Introduction to Artificial Intelligence

  11-12 graders

  Credits awarded on transcript  

  Pre-calculus completed with B- or better

  UC A-G approved for [C] Mathematics credits

  2 hours per day (summer)  

  8-10 students per class

  4 days per week 2, 4, or 6 weeks

  689 per student, per week  

  Self paced instructor-guided  

  Online community

  Office hours on-demand

  1849 per student, per semester  

  90 minutes per class

  4-8 students per class

  Twice per week over 36 weeks

  1849 per student, per semester  

The Introduction to Artificial Intelligence course introduces students to the concepts and algorithms at the foundation of modern artificial intelligence. Artificial intelligence systems are impacting our daily lives more everyday. This course gives students a solid foundation to build upon by diving into the ideas that give rise to technologies like game-playing engines, machine translation, and handwriting recognition. Students will learn how to identify various types of artificial intelligence systems and even build their own.

This course provides students with all the essential knowledge and skills needed to begin a future in the artificial intelligence workforce. Through hands-on projects, students gain exposure to the theory behind graph search algorithms, classification, optimization, reinforcement learning, and other topics in artificial intelligence and machine learning as they build their own Python programs. By the end of this course students will have experience using machine learning libraries as well as knowledge of artificial intelligence principles that enable them to design intelligent systems of their own.

Since this is an advanced course, it is highly recommended that students have experience programming in Python. Students should have taken the Introduction to Computer Science course, Computer Science Principles course, or an equivalent course. We won't cover the fundamentals of Python as we will need to spend time working with artificial intelligence specific algorithms and libraries.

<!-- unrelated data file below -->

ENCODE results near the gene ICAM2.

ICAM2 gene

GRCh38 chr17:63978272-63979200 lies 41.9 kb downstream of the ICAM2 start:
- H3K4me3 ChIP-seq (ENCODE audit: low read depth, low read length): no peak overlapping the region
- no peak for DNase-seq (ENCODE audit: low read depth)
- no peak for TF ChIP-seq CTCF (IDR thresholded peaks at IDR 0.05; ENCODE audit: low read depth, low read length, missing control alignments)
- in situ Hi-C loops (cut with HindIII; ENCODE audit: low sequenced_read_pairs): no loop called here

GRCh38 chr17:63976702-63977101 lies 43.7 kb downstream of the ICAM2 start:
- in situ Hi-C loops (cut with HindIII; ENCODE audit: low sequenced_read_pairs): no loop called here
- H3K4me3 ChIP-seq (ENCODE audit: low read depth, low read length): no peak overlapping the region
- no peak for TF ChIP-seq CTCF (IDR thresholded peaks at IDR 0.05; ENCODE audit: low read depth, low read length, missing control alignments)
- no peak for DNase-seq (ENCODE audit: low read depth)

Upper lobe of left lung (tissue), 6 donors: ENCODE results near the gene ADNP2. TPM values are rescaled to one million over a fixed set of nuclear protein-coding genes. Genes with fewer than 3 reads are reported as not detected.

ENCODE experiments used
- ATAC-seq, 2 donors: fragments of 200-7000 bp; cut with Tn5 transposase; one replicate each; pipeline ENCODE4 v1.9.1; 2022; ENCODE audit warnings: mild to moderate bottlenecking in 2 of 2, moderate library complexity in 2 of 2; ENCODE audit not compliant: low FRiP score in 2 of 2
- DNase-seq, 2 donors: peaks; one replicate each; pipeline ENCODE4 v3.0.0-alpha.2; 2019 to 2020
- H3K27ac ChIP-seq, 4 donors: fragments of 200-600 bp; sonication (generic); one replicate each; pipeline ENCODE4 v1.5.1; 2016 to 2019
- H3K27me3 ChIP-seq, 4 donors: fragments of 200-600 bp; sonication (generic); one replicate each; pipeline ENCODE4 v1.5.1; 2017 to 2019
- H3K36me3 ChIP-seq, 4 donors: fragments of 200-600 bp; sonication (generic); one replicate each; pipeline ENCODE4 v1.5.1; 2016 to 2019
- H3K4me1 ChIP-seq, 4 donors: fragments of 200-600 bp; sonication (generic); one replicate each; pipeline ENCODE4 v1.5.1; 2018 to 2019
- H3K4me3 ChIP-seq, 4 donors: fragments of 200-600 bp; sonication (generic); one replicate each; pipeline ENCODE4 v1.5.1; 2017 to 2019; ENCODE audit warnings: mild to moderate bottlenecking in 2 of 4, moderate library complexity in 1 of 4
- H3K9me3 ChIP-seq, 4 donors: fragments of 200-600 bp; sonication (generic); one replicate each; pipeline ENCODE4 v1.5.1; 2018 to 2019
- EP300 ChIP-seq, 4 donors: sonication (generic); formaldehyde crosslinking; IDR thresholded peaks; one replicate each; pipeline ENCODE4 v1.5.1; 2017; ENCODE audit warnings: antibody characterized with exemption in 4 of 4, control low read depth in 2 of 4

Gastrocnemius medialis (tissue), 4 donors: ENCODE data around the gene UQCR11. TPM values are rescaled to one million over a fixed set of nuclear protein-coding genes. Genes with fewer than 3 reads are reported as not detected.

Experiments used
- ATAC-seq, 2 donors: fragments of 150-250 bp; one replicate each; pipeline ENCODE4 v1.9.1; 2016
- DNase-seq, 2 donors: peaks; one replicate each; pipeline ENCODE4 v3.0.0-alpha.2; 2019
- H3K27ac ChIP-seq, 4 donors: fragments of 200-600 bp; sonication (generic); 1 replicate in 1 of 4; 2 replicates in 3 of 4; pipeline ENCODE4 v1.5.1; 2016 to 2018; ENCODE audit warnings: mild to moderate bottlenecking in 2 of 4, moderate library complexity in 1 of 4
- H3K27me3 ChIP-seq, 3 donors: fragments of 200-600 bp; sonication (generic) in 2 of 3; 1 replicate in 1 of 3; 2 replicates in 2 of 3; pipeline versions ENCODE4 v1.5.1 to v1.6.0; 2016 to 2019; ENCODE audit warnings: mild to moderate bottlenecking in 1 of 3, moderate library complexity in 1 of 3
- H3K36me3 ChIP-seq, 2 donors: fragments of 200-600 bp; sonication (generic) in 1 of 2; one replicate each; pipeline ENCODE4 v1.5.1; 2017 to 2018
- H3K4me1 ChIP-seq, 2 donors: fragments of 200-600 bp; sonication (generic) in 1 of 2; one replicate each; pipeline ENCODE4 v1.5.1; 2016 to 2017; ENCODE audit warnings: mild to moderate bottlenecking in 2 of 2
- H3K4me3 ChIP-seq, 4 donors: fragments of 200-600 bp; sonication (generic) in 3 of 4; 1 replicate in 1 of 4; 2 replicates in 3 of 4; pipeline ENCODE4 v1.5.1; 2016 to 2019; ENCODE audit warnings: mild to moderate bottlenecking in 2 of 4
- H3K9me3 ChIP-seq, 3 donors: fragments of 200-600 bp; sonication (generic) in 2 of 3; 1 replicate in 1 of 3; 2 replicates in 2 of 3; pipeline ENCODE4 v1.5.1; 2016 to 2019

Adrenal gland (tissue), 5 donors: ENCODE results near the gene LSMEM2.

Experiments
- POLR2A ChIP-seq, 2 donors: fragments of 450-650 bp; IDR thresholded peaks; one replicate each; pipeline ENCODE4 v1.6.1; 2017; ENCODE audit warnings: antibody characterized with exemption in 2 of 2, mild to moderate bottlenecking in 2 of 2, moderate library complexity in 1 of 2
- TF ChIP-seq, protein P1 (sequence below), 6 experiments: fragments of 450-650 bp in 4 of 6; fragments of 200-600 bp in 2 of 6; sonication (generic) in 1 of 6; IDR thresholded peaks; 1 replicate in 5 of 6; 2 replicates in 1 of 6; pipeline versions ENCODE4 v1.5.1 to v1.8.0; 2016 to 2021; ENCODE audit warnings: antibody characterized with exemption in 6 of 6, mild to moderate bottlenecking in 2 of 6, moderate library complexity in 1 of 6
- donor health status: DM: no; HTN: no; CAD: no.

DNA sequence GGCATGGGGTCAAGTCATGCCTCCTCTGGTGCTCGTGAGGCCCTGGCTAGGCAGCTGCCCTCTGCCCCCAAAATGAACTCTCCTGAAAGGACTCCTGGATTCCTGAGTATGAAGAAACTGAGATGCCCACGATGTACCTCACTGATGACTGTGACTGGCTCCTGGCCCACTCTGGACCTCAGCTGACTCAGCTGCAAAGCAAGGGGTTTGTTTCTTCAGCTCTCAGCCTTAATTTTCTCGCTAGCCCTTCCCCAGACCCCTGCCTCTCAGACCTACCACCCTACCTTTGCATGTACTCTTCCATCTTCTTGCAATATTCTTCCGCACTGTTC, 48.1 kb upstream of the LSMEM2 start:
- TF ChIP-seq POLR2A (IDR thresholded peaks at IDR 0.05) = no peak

University of California A-G approved for [C] Mathematics credits.

Course Outline

    hide details
  1. Introduction to Artificial Intelligence
    Artificial Intelligence (AI) is transforming how we live, work, and play. We will define AI and show students how it is used and the social and ethical impacts on society. It is helpful to leverage the environment where a problem exists, such as a game board or understanding road markers. In this unit students will learn what defines Artificial Intelligence, how it is used, possible future uses, and the social and ethical implications of its use in society.
  2. Search
    Search problems involve an agent that is given an initial state and a goal state, and it returns a solution of how to get from the former to the latter. A navigator app uses a typical search process, where the agent (the thinking part of the program) receives as input your current location and your desired destination, and, based on a search algorithm, returns a suggested path. However, there are many other forms of search problems, like puzzles or mazes. In this unit students will learn about the types of search problems and the algorithms to solve them.
  3. Knowledge
    Humans reason based on existing knowledge and draw conclusions. The concept of representing knowledge and drawing conclusions from it is also used in AI. Achieving this behavior with computation is a key goal of AI. People know information and facts of the world. How we reason about that information determines the conclusions that we come to. Students will explore the algorithms and techniques that programs can use information to find a solution.
  4. Uncertainty
    Every minute there are new data sources created and vast oceans of data generated. Despite all of that data we only have a partial knowledge of the world, leaving space for uncertainty. We will never be able to predict with 100% certainty or perform with perfect accuracy. How we manage that uncertainty often determines the quality of our AI driven programs. Students will learn about methods and tools to help AI make optimal decisions given limited information and uncertainty.
  5. Optimization